Donald Trump, coward
As a political analyst, deciphering Donald Trump’s morning Twitter rants has become part of my daily routine. By trying to stir up controversy about certain topics, he often unwittingly gives away what it is he’s hoping the media and the public won’t focus on that day. That helps me figure out what I should be covering. But this morning, Trump’s actions on Twitter were the most telling thing he’s said yet: absolutely nothing.
Reluctantly, I have my phone set so Twitter sends me a text message whenever Donald Trump tweets anything. I can’t tell you how rare it is to wake up in the morning and not have any text messages documenting whatever stupidity Trump has already tweeted while the sun was still coming up. Yet I knew with a fair amount of certainty that there wouldn’t be any tweets this morning – because Trump is a predictable coward.
Trump will always publicly and cravenly attack people who stand in his way, whenever he thinks he can get away with it. And when it’s a fight he can’t win, he just attacks someone else instead, hoping to change the conversation. In that sense he’s both a bully and a coward, as bullies are always cowards when the tables are turned. And here’s Donald Trump, too much of a coward to stand up to the white supremacists and Nazis who helped get him elected. Not because he feels any loyalty to them, but simply because he’s afraid of them.
We’ve watched Trump systematically sell out his own supporters over and over again since he took office. He’s sold out the poor by trying to take away their Medicaid, because he thinks he can still con them into continuing to support him. He’s sold out his few LGBT supporters by going after their rights, because he only had a small handful of them to begin with, and he’s concluded he doesn’t need them anymore. He’s sold out some of his own most loyal advisers and staffers, strategically ruining their careers and lives along the way, just because he needed a political distraction that week.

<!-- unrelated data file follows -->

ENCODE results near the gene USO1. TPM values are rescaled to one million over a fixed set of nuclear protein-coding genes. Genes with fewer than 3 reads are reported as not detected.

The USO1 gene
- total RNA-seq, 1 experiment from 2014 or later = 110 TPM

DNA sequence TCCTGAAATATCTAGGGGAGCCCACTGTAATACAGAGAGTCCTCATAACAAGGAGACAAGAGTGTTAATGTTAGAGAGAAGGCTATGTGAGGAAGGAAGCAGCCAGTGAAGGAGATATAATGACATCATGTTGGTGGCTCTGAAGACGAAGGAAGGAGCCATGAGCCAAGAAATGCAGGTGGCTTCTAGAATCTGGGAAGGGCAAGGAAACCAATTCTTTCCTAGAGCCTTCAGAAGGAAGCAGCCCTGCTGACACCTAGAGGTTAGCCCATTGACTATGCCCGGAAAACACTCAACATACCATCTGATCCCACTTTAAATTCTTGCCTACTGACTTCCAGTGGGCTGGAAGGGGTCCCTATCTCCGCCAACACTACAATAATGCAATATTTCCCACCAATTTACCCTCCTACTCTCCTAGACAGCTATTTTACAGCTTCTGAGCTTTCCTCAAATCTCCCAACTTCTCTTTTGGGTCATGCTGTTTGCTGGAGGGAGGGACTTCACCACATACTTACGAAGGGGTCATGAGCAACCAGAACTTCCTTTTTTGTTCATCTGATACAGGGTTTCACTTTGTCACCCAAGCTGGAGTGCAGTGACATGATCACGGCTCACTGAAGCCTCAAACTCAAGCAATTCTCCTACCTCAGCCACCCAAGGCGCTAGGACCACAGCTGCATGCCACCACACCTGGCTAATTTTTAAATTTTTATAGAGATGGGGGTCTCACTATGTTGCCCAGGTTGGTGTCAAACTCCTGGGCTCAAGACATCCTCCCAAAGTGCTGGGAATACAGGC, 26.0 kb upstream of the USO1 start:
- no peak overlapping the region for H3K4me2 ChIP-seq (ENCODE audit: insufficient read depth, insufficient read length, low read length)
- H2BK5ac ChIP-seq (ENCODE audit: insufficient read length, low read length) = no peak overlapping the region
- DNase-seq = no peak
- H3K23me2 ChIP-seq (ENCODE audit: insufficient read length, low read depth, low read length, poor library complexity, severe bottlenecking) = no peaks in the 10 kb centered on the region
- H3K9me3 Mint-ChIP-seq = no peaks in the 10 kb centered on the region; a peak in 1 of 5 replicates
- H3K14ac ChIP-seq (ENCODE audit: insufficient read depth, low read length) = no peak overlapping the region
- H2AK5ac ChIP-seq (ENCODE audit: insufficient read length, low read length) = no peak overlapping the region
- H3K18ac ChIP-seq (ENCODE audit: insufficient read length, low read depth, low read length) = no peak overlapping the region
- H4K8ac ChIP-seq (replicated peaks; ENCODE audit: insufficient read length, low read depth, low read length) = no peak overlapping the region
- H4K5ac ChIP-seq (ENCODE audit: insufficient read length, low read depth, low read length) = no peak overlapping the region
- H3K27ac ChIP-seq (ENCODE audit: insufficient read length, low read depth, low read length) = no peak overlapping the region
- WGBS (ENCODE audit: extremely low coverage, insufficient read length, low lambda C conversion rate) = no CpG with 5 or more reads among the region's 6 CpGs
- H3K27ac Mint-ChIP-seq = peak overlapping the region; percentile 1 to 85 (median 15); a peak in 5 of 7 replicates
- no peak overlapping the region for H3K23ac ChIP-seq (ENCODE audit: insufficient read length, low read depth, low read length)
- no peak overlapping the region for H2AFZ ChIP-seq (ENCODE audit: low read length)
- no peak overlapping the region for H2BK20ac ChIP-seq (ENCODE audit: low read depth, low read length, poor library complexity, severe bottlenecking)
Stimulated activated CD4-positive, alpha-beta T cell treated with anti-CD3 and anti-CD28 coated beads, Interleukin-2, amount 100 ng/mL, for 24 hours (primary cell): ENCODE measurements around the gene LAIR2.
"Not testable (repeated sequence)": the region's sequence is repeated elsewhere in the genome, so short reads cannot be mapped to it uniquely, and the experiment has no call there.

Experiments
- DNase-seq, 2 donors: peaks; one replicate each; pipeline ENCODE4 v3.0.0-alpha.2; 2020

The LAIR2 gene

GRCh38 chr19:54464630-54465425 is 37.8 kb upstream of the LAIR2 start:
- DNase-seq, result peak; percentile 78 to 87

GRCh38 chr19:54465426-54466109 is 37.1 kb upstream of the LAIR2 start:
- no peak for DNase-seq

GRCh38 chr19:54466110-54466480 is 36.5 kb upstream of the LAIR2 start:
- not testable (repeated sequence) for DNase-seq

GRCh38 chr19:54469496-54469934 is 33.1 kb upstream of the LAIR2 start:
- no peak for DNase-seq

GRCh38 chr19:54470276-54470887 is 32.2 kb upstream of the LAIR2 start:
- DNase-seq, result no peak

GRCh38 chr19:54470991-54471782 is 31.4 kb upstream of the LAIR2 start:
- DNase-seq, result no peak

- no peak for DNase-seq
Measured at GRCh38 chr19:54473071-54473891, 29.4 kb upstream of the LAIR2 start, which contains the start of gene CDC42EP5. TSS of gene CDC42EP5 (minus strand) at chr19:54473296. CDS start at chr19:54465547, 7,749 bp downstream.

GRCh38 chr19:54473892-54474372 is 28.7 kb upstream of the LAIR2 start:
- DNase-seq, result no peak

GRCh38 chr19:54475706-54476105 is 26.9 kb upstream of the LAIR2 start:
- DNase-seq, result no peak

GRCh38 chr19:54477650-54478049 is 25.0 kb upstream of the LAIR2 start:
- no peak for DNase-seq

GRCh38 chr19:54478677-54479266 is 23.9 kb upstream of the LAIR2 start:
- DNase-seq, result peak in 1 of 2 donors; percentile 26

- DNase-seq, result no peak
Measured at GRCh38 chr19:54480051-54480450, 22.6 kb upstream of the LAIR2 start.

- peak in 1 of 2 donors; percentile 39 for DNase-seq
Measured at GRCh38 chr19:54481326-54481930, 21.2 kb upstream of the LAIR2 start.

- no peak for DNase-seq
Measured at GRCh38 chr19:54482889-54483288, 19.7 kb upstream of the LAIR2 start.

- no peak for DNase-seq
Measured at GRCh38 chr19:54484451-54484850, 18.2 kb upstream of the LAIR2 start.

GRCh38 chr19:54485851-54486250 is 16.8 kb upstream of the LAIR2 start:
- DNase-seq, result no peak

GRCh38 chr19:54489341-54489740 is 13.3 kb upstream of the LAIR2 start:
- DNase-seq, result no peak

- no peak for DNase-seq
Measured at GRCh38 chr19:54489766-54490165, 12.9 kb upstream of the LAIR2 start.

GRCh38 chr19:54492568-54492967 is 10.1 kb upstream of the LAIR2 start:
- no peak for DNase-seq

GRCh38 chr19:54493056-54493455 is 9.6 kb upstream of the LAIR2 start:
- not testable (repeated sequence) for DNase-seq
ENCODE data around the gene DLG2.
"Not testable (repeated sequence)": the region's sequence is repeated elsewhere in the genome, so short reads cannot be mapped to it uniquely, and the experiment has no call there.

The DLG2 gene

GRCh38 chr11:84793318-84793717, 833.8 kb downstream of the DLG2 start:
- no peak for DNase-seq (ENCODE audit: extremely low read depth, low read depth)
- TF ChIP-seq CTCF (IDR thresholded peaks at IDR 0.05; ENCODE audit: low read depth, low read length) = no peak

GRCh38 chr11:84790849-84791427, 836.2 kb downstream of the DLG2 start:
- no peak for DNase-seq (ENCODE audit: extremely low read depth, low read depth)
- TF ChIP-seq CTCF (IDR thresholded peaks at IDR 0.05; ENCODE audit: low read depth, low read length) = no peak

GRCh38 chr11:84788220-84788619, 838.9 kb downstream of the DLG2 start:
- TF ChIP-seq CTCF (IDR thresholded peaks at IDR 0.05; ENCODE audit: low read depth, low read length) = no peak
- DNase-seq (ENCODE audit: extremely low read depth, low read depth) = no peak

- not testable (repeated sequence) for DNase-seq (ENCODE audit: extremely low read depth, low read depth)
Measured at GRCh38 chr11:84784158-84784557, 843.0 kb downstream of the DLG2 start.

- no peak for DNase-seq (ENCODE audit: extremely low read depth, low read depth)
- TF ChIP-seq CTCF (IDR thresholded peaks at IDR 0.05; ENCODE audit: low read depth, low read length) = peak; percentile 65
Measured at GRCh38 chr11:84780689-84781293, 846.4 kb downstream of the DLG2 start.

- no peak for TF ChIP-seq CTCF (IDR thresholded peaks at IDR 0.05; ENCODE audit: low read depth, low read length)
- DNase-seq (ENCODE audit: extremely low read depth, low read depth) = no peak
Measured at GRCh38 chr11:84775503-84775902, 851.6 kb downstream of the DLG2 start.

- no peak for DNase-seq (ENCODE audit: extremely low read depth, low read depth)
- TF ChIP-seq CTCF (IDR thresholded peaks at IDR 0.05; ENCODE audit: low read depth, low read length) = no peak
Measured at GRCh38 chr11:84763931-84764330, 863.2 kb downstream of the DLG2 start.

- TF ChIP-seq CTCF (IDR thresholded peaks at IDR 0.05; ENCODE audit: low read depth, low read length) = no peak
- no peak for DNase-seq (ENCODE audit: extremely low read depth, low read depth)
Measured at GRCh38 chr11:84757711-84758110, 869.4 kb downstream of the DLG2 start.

But Donald Trump is afraid to sell out his Nazi and white supremacist supporters, because he knows he needs them. They’re too central to his base. They’ve been too enthusiastically in his favor. They’d turn too loudly against him. Nevermind that he might actually gain a few points with the American mainstream for once if he sold out these Nazi pariahs. Trump doesn’t think in terms of boldness or courage. So he allowed his staff to quietly put out a statement today insisting that he really did condemn white supremacists yesterday, when we all know that he didn’t – even as he cowers to the point that he can’t even bring himself to try to tweet a distraction. Donald Trump, coward.
Bill Palmer is the publisher of the political news outlet Palmer Report